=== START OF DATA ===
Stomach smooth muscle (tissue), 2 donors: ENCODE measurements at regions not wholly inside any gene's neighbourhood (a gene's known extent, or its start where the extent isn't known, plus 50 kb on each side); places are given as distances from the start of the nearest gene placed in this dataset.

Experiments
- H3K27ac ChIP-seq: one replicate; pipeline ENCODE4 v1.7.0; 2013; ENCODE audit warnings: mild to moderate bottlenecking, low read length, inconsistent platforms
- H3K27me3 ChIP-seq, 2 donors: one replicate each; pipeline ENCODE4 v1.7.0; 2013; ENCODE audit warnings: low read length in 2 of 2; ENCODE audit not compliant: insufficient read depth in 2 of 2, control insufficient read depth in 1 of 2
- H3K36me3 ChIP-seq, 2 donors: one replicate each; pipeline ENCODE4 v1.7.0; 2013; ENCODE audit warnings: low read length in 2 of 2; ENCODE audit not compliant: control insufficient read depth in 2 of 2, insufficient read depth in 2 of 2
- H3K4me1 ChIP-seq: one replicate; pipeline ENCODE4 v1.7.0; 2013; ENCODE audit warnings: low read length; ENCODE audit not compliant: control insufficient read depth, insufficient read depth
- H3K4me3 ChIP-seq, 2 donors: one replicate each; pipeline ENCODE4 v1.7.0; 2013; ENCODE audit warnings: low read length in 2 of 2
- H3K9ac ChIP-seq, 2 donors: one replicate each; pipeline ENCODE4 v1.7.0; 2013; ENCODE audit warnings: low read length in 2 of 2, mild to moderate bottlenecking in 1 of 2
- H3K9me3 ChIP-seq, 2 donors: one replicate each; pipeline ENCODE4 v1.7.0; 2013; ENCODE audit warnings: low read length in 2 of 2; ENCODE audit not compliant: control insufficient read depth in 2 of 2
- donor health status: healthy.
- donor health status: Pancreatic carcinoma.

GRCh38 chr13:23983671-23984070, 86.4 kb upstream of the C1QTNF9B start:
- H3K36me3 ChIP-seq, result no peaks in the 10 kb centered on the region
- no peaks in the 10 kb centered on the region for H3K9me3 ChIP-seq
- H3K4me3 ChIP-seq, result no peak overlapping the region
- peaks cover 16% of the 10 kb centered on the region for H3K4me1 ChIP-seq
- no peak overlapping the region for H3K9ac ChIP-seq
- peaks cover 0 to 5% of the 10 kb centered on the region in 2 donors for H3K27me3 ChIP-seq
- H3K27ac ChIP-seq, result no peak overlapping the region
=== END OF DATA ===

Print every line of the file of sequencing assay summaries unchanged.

Stomach smooth muscle (tissue), 2 donors: ENCODE measurements at regions not wholly inside any gene's neighbourhood (a gene's known extent, or its start where the extent isn't known, plus 50 kb on each side); places are given as distances from the start of the nearest gene placed in this dataset.

Experiments
- H3K27ac ChIP-seq: one replicate; pipeline ENCODE4 v1.7.0; 2013; ENCODE audit warnings: mild to moderate bottlenecking, low read length, inconsistent platforms
- H3K27me3 ChIP-seq, 2 donors: one replicate each; pipeline ENCODE4 v1.7.0; 2013; ENCODE audit warnings: low read length in 2 of 2; ENCODE audit not compliant: insufficient read depth in 2 of 2, control insufficient read depth in 1 of 2
- H3K36me3 ChIP-seq, 2 donors: one replicate each; pipeline ENCODE4 v1.7.0; 2013; ENCODE audit warnings: low read length in 2 of 2; ENCODE audit not compliant: control insufficient read depth in 2 of 2, insufficient read depth in 2 of 2
- H3K4me1 ChIP-seq: one replicate; pipeline ENCODE4 v1.7.0; 2013; ENCODE audit warnings: low read length; ENCODE audit not compliant: control insufficient read depth, insufficient read depth
- H3K4me3 ChIP-seq, 2 donors: one replicate each; pipeline ENCODE4 v1.7.0; 2013; ENCODE audit warnings: low read length in 2 of 2
- H3K9ac ChIP-seq, 2 donors: one replicate each; pipeline ENCODE4 v1.7.0; 2013; ENCODE audit warnings: low read length in 2 of 2, mild to moderate bottlenecking in 1 of 2
- H3K9me3 ChIP-seq, 2 donors: one replicate each; pipeline ENCODE4 v1.7.0; 2013; ENCODE audit warnings: low read length in 2 of 2; ENCODE audit not compliant: control insufficient read depth in 2 of 2
- donor health status: healthy.
- donor health status: Pancreatic carcinoma.

GRCh38 chr13:23983671-23984070, 86.4 kb upstream of the C1QTNF9B start:
- H3K36me3 ChIP-seq, result no peaks in the 10 kb centered on the region
- no peaks in the 10 kb centered on the region for H3K9me3 ChIP-seq
- H3K4me3 ChIP-seq, result no peak overlapping the region
- peaks cover 16% of the 10 kb centered on the region for H3K4me1 ChIP-seq
- no peak overlapping the region for H3K9ac ChIP-seq
- peaks cover 0 to 5% of the 10 kb centered on the region in 2 donors for H3K27me3 ChIP-seq
- H3K27ac ChIP-seq, result no peak overlapping the region